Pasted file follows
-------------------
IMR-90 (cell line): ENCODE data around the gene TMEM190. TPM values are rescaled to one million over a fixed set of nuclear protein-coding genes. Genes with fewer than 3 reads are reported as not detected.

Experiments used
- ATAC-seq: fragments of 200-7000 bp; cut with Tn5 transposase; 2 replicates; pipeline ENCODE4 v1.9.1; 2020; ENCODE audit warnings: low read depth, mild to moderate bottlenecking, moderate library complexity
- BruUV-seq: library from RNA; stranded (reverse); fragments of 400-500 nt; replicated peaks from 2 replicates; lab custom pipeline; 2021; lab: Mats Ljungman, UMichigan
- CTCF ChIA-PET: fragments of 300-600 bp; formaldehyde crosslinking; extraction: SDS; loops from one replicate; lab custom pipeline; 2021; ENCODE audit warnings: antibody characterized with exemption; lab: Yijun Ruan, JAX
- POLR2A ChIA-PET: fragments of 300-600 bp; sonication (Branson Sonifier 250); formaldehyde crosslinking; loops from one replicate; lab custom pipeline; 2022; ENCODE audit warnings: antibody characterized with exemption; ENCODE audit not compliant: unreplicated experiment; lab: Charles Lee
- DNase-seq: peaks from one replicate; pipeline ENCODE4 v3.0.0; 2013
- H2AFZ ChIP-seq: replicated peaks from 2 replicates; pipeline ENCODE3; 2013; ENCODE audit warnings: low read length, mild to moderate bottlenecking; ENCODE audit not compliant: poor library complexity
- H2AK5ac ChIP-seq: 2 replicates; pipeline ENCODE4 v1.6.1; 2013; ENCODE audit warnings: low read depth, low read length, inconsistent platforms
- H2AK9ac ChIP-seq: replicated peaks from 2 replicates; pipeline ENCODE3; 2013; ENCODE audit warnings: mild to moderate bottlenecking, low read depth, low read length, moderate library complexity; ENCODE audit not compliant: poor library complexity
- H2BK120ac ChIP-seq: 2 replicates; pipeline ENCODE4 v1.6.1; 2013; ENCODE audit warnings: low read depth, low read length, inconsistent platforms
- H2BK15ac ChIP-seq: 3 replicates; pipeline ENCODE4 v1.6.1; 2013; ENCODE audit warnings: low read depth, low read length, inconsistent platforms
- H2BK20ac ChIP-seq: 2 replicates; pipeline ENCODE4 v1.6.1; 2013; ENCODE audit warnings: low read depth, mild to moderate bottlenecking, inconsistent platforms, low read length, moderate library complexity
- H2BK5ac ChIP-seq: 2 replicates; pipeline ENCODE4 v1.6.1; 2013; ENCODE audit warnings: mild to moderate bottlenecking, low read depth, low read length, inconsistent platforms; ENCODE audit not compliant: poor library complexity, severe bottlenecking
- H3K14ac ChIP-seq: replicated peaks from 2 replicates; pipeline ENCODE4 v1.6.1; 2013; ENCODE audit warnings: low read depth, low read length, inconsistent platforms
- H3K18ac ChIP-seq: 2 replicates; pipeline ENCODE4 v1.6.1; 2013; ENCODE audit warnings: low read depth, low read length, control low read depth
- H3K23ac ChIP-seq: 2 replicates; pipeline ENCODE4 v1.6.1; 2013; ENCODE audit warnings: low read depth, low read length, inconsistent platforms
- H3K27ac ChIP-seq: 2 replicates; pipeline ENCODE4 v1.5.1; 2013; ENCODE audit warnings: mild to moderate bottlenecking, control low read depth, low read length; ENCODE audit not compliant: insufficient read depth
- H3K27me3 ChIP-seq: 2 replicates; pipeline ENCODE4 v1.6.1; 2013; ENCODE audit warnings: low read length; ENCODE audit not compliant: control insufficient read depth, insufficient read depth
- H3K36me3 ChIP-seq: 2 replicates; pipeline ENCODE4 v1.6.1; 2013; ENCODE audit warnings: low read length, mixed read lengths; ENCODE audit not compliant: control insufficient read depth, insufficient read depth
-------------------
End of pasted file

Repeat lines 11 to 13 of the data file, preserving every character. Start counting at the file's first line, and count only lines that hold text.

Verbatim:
- H2BK120ac ChIP-seq: 2 replicates; pipeline ENCODE4 v1.6.1; 2013; ENCODE audit warnings: low read depth, low read length, inconsistent platforms
- H2BK15ac ChIP-seq: 3 replicates; pipeline ENCODE4 v1.6.1; 2013; ENCODE audit warnings: low read depth, low read length, inconsistent platforms
- H2BK20ac ChIP-seq: 2 replicates; pipeline ENCODE4 v1.6.1; 2013; ENCODE audit warnings: low read depth, mild to moderate bottlenecking, inconsistent platforms, low read length, moderate library complexity